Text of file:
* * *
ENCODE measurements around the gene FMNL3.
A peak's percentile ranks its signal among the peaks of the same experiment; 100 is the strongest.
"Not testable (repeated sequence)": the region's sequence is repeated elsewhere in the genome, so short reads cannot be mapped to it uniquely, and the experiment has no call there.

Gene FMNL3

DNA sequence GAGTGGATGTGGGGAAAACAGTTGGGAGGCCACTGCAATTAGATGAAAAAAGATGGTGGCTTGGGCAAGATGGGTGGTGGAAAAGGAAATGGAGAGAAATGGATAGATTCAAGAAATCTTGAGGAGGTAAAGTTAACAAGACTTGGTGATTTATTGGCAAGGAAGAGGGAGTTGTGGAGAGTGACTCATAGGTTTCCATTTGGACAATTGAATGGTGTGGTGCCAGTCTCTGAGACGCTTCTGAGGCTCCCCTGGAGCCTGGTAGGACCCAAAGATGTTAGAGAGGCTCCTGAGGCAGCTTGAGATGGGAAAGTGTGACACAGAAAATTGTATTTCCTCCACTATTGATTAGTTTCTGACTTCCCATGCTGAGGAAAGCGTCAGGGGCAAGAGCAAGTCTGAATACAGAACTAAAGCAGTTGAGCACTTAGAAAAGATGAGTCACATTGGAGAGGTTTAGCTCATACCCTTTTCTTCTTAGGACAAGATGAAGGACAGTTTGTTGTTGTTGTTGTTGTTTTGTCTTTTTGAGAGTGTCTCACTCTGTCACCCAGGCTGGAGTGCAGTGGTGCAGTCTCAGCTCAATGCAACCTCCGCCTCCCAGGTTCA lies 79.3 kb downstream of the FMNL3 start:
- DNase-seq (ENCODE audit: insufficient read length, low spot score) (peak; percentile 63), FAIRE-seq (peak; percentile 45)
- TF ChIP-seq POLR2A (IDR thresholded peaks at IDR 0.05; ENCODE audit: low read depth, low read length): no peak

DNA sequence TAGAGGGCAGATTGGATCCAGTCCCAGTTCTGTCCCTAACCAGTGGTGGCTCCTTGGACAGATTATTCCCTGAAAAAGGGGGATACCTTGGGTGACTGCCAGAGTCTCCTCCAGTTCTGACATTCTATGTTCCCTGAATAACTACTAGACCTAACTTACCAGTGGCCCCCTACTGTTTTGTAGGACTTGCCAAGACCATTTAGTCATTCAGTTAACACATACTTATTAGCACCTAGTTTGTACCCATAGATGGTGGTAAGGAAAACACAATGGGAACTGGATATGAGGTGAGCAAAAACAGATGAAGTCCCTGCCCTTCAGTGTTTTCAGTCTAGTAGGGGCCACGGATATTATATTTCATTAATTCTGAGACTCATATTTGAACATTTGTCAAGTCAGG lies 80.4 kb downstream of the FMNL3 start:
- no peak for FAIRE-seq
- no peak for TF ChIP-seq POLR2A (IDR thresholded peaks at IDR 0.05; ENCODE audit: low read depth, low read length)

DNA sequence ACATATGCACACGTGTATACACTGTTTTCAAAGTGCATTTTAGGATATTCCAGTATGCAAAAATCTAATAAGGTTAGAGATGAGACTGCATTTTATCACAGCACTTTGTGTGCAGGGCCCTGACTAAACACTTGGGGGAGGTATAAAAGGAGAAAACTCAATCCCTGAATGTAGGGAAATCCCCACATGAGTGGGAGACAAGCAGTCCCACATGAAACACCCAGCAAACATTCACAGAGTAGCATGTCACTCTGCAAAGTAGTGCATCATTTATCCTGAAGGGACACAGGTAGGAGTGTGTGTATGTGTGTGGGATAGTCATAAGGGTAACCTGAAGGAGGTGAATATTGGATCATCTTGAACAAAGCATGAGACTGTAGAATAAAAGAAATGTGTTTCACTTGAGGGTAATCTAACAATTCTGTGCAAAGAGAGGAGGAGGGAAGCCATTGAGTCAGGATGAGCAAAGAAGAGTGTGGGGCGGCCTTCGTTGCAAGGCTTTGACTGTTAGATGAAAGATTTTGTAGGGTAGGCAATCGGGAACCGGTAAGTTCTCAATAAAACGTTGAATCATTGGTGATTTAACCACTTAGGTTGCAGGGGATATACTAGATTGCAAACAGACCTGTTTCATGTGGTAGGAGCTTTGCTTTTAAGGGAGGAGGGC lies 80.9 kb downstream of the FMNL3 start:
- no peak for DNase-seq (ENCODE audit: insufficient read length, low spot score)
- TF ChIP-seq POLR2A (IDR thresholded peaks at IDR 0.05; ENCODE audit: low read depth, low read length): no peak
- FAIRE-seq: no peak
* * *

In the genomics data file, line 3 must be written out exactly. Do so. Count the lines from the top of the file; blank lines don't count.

"Not testable (repeated sequence)": the region's sequence is repeated elsewhere in the genome, so short reads cannot be mapped to it uniquely, and the experiment has no call there.